In addition, think about the people you know personally. How many of them would purchase box seats to opening night at the symphony? How many of them regularly attend gallery openings, or are the first to reserve tickets to opening night at the ballet? If they're like most of us, they don't do any of these things. But if you're among an exclusive crowd of wealthy and refined patrons of the arts, then you'll feel right at home in the Beaconsfield / Newbury College-Brookline neighborhood: a neighborhood in which more "urban sophisticates" live than 99.1% of neighborhoods across the U.S. Here, your neighbors are defined as having urbane tastes in literature, music, live theatre and the arts. They are wealthy, educated, travel in style, and live a big city lifestyle whether or not they live in or near a big city. In addition to being an excellent choice for urban sophisticates, this neighborhood is also a very good choice for highly educated executives and college students.
Also, if you come to know the people here, you will recognize that you're in the company of one of the wealthiest communities in the nation. In fact, a mere 2.2% of America's neighborhoods are wealthier than the Beaconsfield / Newbury College-Brookline neighborhood. Real estate here is exceedingly well-maintained, and similarly, tends to maintain its value over time. The cars driven are mostly luxury brands like Mercedes, Audi, BMW, and Lexus. If the public schools aren't up to snuff, the residents of this neighborhood preferentially send their children to private preparatory schools. Vacation to Disney? Yes, but equally popular are summers in Europe.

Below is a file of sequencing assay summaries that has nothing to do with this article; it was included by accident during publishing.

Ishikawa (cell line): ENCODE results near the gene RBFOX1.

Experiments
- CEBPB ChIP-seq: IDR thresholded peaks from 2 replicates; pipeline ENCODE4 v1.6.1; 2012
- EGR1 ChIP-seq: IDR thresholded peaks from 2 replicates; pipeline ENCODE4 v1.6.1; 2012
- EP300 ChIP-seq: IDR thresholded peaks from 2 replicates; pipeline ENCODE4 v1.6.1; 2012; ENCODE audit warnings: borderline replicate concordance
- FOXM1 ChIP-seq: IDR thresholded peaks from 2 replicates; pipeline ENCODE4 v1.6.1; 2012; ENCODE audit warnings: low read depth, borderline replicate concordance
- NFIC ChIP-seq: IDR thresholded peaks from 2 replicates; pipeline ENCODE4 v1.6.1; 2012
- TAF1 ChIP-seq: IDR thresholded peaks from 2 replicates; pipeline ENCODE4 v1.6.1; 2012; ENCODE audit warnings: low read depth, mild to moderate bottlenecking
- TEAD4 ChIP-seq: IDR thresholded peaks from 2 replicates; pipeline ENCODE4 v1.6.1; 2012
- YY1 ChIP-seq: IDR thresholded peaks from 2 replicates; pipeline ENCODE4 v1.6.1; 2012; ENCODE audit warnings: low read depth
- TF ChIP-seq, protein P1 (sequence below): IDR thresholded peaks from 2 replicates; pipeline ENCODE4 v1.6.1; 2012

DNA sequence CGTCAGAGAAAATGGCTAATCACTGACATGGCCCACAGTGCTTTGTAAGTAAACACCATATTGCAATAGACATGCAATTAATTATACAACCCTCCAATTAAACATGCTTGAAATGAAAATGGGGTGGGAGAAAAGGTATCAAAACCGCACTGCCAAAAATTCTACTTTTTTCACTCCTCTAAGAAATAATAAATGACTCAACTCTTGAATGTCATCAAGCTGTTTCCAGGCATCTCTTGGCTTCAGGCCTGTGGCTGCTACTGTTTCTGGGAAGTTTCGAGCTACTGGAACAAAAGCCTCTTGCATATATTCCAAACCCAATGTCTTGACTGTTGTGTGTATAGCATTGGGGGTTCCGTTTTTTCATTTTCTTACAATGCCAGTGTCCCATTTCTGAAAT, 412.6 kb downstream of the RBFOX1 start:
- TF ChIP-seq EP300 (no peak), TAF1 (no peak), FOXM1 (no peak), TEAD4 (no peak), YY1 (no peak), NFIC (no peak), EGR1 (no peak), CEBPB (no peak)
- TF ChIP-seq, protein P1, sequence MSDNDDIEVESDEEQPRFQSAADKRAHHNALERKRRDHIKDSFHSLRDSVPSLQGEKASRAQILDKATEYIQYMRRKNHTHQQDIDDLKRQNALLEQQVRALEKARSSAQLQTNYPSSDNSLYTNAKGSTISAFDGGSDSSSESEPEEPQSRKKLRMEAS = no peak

Executives, managers and professionals make up 80.7% of the workforce in the Beaconsfield / Newbury College-Brookline neighborhood which, according to NeighborhoodScout's exclusive analysis, is a higher proportion of such high-level people than is found in 99.6% of the neighborhoods in America. For this reason, this neighborhood really stands out as unique.
Would you like to be able to ride your bike to work? If you are attracted to the idea of getting a little exercise of the two-wheeled type while reducing your carbon footprint, bicycling to work might be the answer. But which neighborhood you live in can make this either impossible, or alternatively, a great and realistic option. NeighborhoodScout's analysis revealed that the Beaconsfield / Newbury College-Brookline neighborhood is a fantastic option for bicycle commuters, as 6.2% of commuters here do ride their bikes to and from work on a daily basis. This is a higher amount than we found in 98.3% of the neighborhoods in America.
Also, in the Beaconsfield / Newbury College-Brookline neighborhood, 30.0% of people ride the train to work each day. This is a very high percentage compared to most places. In fact, NeighborhoodScout's analysis reveals that this is a higher level of train ridership than in 97.3% of the neighborhoods in America.